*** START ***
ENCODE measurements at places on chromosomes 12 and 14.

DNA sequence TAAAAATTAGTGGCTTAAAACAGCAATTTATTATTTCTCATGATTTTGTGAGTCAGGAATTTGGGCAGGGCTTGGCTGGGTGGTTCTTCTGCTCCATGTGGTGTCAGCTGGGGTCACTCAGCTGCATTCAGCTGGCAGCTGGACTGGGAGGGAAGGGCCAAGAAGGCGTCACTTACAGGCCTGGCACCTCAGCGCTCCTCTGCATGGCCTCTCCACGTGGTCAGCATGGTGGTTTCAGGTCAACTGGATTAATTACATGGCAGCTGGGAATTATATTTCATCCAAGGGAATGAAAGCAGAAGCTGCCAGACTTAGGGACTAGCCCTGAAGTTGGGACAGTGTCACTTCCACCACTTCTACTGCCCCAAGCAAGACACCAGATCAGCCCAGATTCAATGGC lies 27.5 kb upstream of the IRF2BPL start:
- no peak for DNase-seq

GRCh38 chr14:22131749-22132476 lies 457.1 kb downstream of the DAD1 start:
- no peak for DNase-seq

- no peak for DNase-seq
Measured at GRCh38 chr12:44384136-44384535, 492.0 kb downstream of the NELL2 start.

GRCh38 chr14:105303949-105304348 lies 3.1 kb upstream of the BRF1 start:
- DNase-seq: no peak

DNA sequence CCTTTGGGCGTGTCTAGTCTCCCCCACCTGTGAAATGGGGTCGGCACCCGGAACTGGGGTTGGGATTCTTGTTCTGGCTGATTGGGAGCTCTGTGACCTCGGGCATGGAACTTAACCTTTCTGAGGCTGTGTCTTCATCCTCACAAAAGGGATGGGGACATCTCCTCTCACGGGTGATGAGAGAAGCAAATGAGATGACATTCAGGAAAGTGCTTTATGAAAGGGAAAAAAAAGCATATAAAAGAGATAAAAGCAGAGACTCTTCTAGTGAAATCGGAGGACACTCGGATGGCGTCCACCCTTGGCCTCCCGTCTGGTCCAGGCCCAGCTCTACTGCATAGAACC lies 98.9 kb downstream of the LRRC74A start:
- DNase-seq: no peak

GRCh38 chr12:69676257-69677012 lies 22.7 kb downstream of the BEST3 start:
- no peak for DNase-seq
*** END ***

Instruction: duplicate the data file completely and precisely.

ENCODE measurements at places on chromosomes 12 and 14.

DNA sequence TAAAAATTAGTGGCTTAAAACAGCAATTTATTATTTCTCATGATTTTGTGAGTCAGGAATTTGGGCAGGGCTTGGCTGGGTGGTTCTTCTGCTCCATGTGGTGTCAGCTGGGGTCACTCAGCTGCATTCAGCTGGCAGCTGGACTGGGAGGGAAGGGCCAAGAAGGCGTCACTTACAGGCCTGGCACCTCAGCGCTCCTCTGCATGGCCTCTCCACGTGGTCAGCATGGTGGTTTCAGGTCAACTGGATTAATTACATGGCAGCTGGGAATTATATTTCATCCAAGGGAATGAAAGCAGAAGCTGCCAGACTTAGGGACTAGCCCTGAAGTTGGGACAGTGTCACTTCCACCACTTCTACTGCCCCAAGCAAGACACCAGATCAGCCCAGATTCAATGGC lies 27.5 kb upstream of the IRF2BPL start:
- no peak for DNase-seq

GRCh38 chr14:22131749-22132476 lies 457.1 kb downstream of the DAD1 start:
- no peak for DNase-seq

- no peak for DNase-seq
Measured at GRCh38 chr12:44384136-44384535, 492.0 kb downstream of the NELL2 start.

GRCh38 chr14:105303949-105304348 lies 3.1 kb upstream of the BRF1 start:
- DNase-seq: no peak

DNA sequence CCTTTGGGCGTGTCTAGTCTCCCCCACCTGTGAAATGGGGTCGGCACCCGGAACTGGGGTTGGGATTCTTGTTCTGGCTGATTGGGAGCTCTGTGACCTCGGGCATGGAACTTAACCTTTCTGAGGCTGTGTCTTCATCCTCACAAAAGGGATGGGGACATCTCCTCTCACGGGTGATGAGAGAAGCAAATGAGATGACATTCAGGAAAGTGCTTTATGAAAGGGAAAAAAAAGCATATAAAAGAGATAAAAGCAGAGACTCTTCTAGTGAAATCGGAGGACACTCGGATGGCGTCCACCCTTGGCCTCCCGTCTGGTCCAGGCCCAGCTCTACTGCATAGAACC lies 98.9 kb downstream of the LRRC74A start:
- DNase-seq: no peak

GRCh38 chr12:69676257-69677012 lies 22.7 kb downstream of the BEST3 start:
- no peak for DNase-seq